I thought this was worth responding to in a thoughtful and honest way, so I took my time to think about what I wanted to say and how I wanted to say it. Then I sent an email response about a week later. I’ve edited out some of the message because it’s not relevant.

Dear Dad,

I really appreciate the thoughtful email. Very often I find it easier to communicate in writing and prefer this form of dialog because it allows me to reflect before I react. Conversations aren’t as easy for me; I find my immediate emotions to what is being discussed sometimes get in the way.

There is a lot here to reflect back on.

[edited out…] as to my not adhering to a schedule to call you, all I can say is: it’s complicated. It sounds like you think of these weekly phone calls as a short check in, while I think of them as opportunities to talk and share updates. I wasn’t feeling that you were interested in sharing anything about yourself (your health or whatever was going on) with me for a short while there and I found it distressing. I am trying very hard to change parts of myself and to let go of negative feelings like anger, sadness, etc. It’s not an easy process for me. Sometimes I need to just turn inward to attend to it. That’s what I meant by taking a break. Then when I feel strong again, I can pick life back up and move forward.

The crux of the issue really is that I’ve felt for many, many, many years that I’m only acceptable and loved if I’m doing exactly what you tell me to do. That if I do something outside of what you find acceptable behavior, I’m bad and not worthy of your love and attention. Maybe that is not what you intend at all, just as I don’t intend my withdrawal periods to be slights on your feelings. I guess this is a pattern that is going to be a very stubborn one to break. I’m trying, though. I’m really, really trying.

Love,

Linda

I thought that my efforts to really open up here could be a step in the right direction. I thought that expressing my feelings would be appreciated. And I also thought I wrote in pretty clear English that didn’t require any subtle interpretations. Apparently, I was wrong.

The response to this message came into my email box Friday afternoon, but I chose not to read it right away. I thought I was ready to read it yesterday morning, but I’m sure not sure I can even think of a time when I would be ready to read this response. (Again, I edited out some details that were irrelevant.)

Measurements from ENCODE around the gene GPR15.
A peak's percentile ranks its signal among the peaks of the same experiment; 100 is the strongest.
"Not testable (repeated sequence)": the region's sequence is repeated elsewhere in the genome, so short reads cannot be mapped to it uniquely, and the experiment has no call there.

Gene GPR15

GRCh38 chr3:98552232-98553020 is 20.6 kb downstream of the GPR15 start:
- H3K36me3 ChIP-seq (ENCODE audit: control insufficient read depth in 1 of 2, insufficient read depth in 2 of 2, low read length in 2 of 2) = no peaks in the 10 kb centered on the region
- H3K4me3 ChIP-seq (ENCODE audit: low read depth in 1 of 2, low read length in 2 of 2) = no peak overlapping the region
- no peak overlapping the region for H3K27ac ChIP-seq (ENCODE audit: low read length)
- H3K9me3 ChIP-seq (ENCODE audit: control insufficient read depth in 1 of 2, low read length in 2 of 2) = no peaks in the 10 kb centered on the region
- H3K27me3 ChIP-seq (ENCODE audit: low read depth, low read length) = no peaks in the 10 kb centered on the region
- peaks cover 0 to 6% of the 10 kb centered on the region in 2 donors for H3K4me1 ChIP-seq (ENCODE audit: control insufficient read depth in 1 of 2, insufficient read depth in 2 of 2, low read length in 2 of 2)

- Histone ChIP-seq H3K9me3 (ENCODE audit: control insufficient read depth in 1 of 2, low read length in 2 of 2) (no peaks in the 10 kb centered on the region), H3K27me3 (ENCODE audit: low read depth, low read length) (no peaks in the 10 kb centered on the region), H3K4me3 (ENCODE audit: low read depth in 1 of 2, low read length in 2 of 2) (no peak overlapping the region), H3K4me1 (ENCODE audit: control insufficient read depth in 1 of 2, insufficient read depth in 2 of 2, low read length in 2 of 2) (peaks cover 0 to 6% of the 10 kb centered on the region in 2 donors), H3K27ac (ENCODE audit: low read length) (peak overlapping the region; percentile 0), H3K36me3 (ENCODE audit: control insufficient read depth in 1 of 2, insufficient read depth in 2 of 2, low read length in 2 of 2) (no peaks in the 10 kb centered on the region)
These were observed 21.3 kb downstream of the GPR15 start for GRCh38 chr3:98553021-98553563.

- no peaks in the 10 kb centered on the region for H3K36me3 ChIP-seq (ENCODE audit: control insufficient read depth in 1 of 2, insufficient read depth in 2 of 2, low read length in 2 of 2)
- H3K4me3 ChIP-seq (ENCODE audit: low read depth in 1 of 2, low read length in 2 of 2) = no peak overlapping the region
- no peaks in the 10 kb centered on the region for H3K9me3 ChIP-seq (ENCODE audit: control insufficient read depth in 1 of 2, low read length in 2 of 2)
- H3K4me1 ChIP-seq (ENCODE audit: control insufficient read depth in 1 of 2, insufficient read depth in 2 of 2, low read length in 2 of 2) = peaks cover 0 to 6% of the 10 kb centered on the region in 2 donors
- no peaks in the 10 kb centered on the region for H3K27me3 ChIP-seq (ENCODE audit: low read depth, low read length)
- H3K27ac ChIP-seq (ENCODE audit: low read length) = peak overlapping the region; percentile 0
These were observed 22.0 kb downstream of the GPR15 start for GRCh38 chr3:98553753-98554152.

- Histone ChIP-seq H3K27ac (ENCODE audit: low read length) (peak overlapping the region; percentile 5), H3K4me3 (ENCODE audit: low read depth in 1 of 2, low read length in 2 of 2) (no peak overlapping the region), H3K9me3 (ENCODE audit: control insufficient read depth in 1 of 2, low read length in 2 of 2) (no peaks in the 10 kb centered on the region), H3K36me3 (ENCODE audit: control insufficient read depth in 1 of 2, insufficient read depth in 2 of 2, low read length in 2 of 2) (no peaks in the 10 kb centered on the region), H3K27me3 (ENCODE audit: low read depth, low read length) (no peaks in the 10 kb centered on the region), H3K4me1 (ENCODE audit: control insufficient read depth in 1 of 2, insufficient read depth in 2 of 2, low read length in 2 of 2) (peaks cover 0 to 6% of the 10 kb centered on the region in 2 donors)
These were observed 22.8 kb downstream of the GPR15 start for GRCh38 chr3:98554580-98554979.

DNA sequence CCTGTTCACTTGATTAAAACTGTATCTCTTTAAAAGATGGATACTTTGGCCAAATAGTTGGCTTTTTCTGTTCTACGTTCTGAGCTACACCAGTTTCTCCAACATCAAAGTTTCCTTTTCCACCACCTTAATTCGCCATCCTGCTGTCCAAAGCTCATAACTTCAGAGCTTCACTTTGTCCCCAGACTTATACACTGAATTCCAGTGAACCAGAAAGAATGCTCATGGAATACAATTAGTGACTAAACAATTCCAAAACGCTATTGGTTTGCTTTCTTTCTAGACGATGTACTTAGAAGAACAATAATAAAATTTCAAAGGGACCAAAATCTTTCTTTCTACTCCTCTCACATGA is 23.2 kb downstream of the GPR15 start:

Dear Linda,

I was glad to get your response. Sorry I didn’t get back sooner, but we had dentist appointment [sic] on several days and lots of Church meetings…etc., all out of town.

[Edited out]

As to asking you to make a very brief call early in the day once a week to check that all is well here I did because you are my daughter and I thought that was not any kinda stressor [sic].  As I said in that email, you do not have to do the brief weekly phone call.  It is your choice to refuse.  But, still I don’t feel that expecting me to listen to all your ‘problems’ while you are walking the dog, is my responsibility either. Experiencing problems and solving them yourself is part and parcel of life.  As I said in that email, I try as an older parent to not burden you with my minor day-to-day problems.

You also said, “I wasn’t feeling that you were interested in sharing anything about yourself (your health or whatever was going on) with me for a short while there”, yet you totally cut me off when I tried to tell you of some of my experiences in the Redwoods in California.  We have been in California and up and down the West Coast quite a few times. We have had family living in California since 1988 and for ten years had a niece and her family in Napa. [I have no idea what any of this means as I have no recollection of a conversation where I was cutting off anything being discussed. This is all news to me.]

As far as health goes, I am able to make up my mind about what I want to do with my health concerns. Just because you were there when a doctor came in does not mean that you are making or have a say in my decision.  I have a Health Care Power of Attorney (HCPA) to take care of that if I get incapacitated. And, several of those doctors are far from being competent about what I need in medical care. My Primary Physician disagreed with what you heard said while you were in the room. [This is a reference to my visit to him in the hospital back in late June. There were some doctors and specialists that came in while I was present so I couldn’t help hearing what they were saying. Again, it seems that by expressing any interest at all in his health I am making some sort of medical recommendation to him?]

[Edited out]